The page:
Is this heaven? No, it’s the “Dream to Farm” class, offered in SW Iowa
May 10th, 2012 by Ric Hanson
Iowans who’ve always wanted to become farmers but weren’t sure how to make the leap can now take a course. “Dream to Farm” is a 14-week class being offered for the first time this summer at Iowa Western Community College in Council Bluffs. Matt Mancuso, the college’s sustainability coordinator, says it’ll appeal to entrepreneurs who are interested in food security, healthy eating and local food. Mancuso says six of the sessions will focus on developing a comprehensive business plan. “A lot of people are going to be coming in with ideas of what they want to do and they are going to be totally changed by the funding and how much you’re going to be making,” Mancuso says. “It’s going to be a learning experience for them and people will be coming in with ideas that will be totally transferred to something else by the end of the class.” The course will cover the basics of farming techniques, soils, animal husbandry, irrigation, and pest and disease management. Mancuso says the course is not designed for someone who wants to start farming 150 acres of corn or soybeans, but rather someone who wants to take their passion for gardening to the next level.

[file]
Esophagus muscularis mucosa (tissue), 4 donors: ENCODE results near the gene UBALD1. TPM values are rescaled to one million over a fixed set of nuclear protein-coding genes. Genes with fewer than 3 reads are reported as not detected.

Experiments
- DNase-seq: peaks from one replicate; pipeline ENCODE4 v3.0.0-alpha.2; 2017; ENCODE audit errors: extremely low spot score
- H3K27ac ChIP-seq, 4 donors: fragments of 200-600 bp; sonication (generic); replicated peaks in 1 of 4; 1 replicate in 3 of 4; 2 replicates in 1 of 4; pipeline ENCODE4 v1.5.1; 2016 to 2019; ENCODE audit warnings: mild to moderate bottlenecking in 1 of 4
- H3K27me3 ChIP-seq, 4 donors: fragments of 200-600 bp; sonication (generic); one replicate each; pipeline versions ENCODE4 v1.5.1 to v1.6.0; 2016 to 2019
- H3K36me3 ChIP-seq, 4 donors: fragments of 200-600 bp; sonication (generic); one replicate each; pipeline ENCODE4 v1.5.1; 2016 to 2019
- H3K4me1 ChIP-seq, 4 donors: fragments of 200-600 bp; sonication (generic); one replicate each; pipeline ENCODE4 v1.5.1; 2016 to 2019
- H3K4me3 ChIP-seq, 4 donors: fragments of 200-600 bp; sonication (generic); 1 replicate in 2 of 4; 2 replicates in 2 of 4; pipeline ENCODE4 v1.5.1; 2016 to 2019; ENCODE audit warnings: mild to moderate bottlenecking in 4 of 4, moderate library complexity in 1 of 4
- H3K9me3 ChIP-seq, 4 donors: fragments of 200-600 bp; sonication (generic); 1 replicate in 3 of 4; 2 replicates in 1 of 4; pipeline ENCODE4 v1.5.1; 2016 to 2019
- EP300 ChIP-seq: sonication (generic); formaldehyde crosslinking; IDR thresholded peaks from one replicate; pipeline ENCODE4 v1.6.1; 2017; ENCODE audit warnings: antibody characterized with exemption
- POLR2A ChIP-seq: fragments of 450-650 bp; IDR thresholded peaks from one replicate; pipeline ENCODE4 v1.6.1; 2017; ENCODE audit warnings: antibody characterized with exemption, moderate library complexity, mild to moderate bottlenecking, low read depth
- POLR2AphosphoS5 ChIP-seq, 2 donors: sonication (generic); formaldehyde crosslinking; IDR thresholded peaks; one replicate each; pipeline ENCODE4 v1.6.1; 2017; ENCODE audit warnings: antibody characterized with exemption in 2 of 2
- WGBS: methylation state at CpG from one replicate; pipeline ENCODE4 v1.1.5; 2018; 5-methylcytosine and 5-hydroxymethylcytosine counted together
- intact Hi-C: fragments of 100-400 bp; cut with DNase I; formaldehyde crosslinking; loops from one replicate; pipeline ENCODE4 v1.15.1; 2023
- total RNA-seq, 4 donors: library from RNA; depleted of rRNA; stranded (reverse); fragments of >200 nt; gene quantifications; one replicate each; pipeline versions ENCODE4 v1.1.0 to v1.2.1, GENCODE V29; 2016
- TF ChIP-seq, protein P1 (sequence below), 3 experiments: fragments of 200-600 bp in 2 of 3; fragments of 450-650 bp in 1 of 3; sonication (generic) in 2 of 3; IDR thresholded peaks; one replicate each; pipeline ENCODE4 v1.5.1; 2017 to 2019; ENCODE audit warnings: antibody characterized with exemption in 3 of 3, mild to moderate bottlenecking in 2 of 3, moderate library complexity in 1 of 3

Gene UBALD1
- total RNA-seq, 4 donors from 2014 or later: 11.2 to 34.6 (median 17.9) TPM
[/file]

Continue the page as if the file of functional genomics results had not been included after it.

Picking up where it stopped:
Mancuso says, “This is going to be someone who’s a local farmer who’s going to be providing for the local farmers markets, the local restaurants, the local food outlets, grocery stores and so forth in their local areas.” It will target the small-scale niche farmer who can devote a half-acre, or perhaps two or three acres, to something like raising carrots, cabbage or chickens. In addition to classroom work, there will be hands-on labs, field trips and relationship-building with mentors. Mancuso says they may be small-scale farmers, but the eventual fruits of the labor will be much larger.
“This provides a huge local economic impact, both in urban areas and in rural areas by developing these farmers,” Mancuso says. “A lot of times these farmers use local products. The money gets transferred through the local economy over and over with these local farmers.” Thanks to a grant from the Leopold Center for Sustainable Agriculture at Iowa State University, the course will only cost 39-dollars. It begins May 30th and runs through August 29th. A second class will be offered in the fall. Mancuso hopes to perfect the curriculum and will offer it to other community colleges across Iowa.
(Matt Kelley/Radio Iowa)